a(19). Thornship, house nearly 1 m. S.W. of the church, contains a dilapidated cupboard of the local type with the initials and date W.L. 1659; there is also a spice-cupboard with the date 1712. The barn, S. of the house, retains its old roof.

a(20). Cottage, 30 yards S.E. of (19), was built late in the 17th or early in the 18th century.

Condition—Bad.

a(21). Barn, on the E. side of the road at Keld 70 yards S.S.W. of (2), is of six bays with loop-lights.

a(22). House, 50 yards S.W. of (21), has a later addition on the S.E.

a(23). Cottage, now workshop, 250 yards S.W. of (2).

b(24). Kemphow, house over 1½ m. S. of the church, has been partly re-built.

b(25). Crags Mill, cottage 320 yards S.S.W. of (24).

Unclassified

a and b(26). Shap Stones and Circle, on the E. and W. sides of the main road and the village, appear to be the remains of an important megalithic monument. Camden refers to "several huge stones . . . standing in a row for nearly a mile" and Stukeley (Itinerarium Curiosum II, p. 42) gives an account of the stones. Burn (Hist. of Westmorland 1777) refers to an area of upwards of ½ m. encompassed with large stones and a circle of like stones at the high end. A drawing made by Lady Lowther in 1775 shows a stone avenue. The surviving remains consist of a stone circle on the E. side of the road 1¼ m. S.S.E. of the church, four isolated stones, probably part of the avenue, and beginning 550 yards N. of the circle are a further five stones irregularly placed and spaced and extending in a north-westerly direction. These terminate in the Thunder Stone. Starting from the northern end these stones are as follows: (a) The Thunder Stone, 50 yards N. of High Barn, is a rough mass not standing erect but measuring 31 ft. in girth and rising 7¾ ft. above the ground; (b) a fallen stone, about 7½ ft. long and partly built into a wall; it is 660 yards S.E. of (a); (c) a stone (Plate 2) lying on its side, about 10 ft. long and 18 ft. in girth; on the wider end is a ringmark 8½ in. in diameter with a cup in the centre; there is a second circular sinking 3½ in. in diameter; this stone is 320 yards E.S.E. of (b); (d) the Goggleby stone (Plate 2) is still standing 7¼ ft. high with the broadest end uppermost; the girth is about 19½ ft. On the N.E. angle is a cup-shaped sinking 5½ in. in diameter. The stone is 155 yards S.E. of (c); (e) a stone (Plate 2) lying on its side, about 8¾ ft. long and 19 ft. in girth. It is 530 yards S.E. of (d) and 110 yards W. of the King's Arms Inn. The following four stones presumably belonged to the avenue: (f) on the E. side of the road 75 yards W. of the station, is 7½ ft. long and about 15 ft. in girth; it has fallen; (g) on the W. side of the road, 110 yards S.S.W. of (f) is 6 ft. long and about 12½ ft. in girth; it has fallen; (h) about 265 yards S.S.E. of (g) on the E. side of the road are several smaller stones (marked on O.S.); their connection with the main series is doubtful; (i) about 270 yards S. of (h), lies on its side; it is 7½ ft. long and about 15 ft. in girth. Two other stones of similar character lie on the opposite bank of Force beck, immediately to the S.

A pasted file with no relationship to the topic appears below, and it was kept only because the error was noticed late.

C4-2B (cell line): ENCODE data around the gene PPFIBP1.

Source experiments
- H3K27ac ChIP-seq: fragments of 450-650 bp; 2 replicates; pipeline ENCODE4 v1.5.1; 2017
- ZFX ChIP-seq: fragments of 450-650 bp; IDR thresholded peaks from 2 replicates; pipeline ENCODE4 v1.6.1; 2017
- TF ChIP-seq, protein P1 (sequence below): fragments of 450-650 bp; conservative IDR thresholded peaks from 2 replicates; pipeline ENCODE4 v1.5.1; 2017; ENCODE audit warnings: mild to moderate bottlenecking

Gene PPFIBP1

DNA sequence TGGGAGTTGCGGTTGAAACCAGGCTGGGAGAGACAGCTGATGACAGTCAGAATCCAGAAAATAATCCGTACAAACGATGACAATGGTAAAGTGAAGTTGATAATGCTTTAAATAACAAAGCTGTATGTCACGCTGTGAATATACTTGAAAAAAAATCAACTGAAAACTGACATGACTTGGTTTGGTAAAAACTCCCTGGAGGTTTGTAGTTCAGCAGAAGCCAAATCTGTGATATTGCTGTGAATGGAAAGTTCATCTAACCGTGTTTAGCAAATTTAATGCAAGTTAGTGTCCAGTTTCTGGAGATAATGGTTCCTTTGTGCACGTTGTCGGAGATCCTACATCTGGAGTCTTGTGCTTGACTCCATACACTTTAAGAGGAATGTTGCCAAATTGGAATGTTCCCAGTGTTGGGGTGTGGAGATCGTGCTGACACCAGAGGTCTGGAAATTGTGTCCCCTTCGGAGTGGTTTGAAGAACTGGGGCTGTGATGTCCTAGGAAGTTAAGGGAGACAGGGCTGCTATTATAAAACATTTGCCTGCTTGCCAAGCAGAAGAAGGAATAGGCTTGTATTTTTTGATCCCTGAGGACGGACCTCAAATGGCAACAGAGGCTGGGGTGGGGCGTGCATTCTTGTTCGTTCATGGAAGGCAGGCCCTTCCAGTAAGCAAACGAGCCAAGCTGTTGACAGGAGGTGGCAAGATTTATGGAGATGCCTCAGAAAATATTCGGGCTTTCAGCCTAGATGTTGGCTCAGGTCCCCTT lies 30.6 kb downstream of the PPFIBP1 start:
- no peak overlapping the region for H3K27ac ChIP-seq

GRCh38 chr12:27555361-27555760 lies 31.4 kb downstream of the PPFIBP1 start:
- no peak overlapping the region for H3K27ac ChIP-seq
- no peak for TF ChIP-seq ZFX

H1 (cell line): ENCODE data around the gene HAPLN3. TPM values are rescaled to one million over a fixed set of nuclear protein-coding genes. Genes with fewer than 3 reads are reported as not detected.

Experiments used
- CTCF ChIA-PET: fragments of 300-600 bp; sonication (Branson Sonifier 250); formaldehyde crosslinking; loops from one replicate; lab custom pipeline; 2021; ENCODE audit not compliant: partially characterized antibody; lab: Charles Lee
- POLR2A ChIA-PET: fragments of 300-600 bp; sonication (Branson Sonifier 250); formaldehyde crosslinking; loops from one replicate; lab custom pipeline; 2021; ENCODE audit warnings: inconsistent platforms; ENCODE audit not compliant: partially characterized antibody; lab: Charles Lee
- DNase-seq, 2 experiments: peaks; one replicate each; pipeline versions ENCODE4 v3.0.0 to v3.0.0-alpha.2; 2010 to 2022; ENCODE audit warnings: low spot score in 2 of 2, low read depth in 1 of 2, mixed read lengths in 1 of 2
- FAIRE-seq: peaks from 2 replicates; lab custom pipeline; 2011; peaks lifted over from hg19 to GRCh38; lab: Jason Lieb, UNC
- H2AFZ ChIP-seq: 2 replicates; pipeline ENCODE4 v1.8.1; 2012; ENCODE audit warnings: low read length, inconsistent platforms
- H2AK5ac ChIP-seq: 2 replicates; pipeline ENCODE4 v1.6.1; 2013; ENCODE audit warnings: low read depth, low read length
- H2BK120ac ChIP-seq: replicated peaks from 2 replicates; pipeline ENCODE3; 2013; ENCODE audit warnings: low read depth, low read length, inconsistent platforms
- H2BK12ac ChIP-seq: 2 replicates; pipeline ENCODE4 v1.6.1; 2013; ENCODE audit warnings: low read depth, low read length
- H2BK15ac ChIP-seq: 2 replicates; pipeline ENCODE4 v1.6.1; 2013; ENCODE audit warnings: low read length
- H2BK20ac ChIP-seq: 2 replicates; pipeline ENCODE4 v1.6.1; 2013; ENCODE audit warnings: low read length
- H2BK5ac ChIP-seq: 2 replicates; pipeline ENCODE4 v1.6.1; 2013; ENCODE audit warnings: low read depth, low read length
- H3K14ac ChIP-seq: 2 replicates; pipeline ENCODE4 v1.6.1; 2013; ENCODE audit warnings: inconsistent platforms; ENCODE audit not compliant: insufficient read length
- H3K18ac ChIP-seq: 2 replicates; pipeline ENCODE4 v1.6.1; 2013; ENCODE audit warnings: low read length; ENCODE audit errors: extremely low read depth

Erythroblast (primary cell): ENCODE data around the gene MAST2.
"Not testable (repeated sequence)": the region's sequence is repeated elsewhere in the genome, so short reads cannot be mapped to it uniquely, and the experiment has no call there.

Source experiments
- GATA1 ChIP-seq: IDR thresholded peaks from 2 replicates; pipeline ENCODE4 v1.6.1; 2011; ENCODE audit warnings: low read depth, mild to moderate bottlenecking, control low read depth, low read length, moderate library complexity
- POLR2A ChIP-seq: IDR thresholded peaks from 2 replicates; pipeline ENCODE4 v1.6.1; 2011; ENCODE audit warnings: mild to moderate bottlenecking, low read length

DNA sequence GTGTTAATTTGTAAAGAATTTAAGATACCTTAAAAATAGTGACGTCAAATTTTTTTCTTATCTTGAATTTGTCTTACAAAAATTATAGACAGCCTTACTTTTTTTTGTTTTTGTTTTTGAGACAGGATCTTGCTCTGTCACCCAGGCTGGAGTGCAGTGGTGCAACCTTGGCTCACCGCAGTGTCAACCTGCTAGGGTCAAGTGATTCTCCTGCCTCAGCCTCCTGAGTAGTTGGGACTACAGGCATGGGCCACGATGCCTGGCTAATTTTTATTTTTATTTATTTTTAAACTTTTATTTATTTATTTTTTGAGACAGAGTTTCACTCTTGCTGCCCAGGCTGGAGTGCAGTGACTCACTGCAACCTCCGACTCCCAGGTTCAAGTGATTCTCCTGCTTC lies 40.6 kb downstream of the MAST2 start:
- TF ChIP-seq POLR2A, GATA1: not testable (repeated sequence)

The Circle, now partly covered by the railway embankment, retains six large granite stones, 8–9 ft. long and 16–18 ft. in girth; they have all fallen but indicate a circle of about 80 ft. in diameter.

Condition—Fairly good.

a(27). Mound, called Tumulus on O.S., on Skellaw Hill ½ m. W. of the church, is 48–50 ft. in diameter and 4 ft. high.

a(28). Lynchets, on a S.E. slope, ¼ m. S.W. of the church, are fragmentary. They are three in number and about 16 yards wide.